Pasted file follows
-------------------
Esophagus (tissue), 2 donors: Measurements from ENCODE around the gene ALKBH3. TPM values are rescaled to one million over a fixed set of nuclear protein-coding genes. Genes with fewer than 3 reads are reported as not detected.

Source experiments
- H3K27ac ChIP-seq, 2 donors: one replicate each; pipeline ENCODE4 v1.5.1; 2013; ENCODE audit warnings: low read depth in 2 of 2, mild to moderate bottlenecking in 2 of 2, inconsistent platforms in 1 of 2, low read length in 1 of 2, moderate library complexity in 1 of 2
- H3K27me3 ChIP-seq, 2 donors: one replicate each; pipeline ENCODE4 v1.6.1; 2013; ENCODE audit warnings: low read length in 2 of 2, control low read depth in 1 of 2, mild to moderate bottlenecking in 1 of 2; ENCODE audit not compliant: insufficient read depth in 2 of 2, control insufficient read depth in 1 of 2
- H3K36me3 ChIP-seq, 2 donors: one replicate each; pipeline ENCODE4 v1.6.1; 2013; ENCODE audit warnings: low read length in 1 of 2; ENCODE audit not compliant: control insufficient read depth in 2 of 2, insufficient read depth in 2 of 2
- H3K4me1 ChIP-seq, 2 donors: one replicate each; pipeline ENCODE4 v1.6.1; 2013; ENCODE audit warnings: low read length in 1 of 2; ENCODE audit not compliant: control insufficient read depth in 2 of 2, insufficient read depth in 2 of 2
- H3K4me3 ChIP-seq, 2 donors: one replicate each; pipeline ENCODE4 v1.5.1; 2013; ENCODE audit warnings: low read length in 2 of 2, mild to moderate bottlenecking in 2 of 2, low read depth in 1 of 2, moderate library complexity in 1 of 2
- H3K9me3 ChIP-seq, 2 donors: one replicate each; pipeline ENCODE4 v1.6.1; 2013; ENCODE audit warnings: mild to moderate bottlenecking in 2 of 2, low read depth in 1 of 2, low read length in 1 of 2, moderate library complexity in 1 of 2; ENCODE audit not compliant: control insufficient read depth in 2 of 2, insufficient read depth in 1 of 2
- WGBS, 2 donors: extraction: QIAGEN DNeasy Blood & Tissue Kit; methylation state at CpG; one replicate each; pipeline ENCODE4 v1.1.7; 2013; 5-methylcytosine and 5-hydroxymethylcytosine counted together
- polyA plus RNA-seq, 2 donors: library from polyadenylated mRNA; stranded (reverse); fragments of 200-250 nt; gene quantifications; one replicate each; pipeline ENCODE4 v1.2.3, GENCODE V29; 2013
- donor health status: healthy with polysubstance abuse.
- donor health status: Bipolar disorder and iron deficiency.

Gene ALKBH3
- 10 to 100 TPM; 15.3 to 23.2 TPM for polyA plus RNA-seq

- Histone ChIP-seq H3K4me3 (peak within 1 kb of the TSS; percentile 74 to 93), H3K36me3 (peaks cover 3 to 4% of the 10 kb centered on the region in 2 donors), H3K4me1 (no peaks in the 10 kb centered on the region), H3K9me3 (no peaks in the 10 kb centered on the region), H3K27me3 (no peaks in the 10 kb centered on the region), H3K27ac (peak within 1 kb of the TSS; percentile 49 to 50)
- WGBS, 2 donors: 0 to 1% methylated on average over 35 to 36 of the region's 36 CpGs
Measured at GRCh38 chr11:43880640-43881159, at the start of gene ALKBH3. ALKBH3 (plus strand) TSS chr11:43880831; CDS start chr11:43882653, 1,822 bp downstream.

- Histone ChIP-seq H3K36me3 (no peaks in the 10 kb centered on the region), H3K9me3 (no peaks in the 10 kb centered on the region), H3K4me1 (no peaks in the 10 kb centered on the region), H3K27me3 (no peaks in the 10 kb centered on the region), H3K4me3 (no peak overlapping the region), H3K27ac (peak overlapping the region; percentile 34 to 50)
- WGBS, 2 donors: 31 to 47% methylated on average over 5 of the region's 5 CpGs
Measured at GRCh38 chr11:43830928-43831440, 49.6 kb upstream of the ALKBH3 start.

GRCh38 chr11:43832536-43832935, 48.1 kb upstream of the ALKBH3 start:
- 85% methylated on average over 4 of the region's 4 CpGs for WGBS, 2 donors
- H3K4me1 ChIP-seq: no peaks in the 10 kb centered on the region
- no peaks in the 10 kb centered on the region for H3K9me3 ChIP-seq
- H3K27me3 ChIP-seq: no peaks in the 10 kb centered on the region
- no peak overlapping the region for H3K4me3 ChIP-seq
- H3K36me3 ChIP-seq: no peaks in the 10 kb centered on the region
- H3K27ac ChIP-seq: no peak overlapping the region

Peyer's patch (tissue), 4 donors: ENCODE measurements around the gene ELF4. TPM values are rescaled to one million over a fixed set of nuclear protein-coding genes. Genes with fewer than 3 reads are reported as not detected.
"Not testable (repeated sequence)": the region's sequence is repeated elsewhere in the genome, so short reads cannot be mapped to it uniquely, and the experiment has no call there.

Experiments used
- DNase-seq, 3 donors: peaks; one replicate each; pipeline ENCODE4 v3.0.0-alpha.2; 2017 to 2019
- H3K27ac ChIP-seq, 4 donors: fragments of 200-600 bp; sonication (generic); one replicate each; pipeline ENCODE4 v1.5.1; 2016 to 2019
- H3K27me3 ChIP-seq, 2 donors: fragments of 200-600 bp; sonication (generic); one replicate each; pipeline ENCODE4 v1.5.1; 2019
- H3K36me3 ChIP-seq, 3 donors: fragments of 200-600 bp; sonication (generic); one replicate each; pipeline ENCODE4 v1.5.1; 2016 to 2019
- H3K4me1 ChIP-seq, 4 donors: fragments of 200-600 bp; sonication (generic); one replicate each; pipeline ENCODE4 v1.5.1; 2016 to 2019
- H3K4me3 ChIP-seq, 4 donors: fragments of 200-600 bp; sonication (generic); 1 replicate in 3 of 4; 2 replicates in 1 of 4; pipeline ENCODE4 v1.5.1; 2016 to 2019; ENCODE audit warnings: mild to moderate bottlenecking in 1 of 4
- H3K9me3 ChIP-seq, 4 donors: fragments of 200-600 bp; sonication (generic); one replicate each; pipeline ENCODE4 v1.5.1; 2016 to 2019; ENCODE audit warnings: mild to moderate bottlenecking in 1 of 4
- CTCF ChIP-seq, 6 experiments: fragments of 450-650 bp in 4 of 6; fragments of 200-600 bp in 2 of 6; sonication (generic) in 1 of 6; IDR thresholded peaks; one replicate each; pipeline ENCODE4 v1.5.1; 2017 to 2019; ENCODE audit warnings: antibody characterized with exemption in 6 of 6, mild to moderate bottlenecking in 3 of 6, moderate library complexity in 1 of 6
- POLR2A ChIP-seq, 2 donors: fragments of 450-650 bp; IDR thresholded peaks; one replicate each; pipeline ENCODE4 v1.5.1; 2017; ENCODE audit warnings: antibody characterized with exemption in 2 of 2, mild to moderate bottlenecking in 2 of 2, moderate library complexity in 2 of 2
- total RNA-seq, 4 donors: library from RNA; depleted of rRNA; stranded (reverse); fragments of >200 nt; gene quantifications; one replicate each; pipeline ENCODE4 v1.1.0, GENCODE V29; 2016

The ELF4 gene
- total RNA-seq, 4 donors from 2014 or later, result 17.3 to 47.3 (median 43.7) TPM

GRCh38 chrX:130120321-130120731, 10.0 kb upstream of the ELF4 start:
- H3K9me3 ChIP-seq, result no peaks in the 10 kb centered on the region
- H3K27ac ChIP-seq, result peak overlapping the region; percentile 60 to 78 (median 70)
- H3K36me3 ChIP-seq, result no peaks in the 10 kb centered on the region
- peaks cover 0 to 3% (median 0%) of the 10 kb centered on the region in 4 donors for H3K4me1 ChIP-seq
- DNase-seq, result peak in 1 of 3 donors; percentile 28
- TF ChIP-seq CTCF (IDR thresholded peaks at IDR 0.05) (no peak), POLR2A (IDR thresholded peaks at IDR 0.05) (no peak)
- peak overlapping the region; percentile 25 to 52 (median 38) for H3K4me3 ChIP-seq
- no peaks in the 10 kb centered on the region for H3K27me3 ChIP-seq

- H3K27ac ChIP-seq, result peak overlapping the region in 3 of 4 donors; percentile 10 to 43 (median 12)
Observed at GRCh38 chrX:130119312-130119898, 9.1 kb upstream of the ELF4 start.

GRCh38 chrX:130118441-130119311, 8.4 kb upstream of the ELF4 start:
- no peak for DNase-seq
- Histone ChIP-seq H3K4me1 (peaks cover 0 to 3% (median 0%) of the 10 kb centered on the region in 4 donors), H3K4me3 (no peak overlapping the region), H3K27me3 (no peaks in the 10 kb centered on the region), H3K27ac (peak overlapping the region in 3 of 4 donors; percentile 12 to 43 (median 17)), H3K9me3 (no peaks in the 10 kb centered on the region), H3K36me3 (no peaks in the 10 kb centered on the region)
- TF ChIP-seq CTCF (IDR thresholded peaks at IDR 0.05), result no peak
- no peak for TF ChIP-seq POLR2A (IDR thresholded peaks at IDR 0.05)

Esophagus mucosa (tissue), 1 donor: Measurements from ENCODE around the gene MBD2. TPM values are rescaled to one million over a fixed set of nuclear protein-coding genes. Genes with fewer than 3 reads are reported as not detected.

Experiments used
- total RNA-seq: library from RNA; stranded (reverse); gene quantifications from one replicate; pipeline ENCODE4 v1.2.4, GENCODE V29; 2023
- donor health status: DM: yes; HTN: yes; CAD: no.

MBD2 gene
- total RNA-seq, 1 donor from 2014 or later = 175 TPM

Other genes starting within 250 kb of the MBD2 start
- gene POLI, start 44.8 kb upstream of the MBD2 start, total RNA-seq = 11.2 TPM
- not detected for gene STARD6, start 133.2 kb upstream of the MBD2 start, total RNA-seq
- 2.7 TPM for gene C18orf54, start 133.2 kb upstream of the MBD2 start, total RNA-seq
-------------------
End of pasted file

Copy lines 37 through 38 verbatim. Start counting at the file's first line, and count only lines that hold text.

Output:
- H3K4me3 ChIP-seq, 4 donors: fragments of 200-600 bp; sonication (generic); 1 replicate in 3 of 4; 2 replicates in 1 of 4; pipeline ENCODE4 v1.5.1; 2016 to 2019; ENCODE audit warnings: mild to moderate bottlenecking in 1 of 4
- H3K9me3 ChIP-seq, 4 donors: fragments of 200-600 bp; sonication (generic); one replicate each; pipeline ENCODE4 v1.5.1; 2016 to 2019; ENCODE audit warnings: mild to moderate bottlenecking in 1 of 4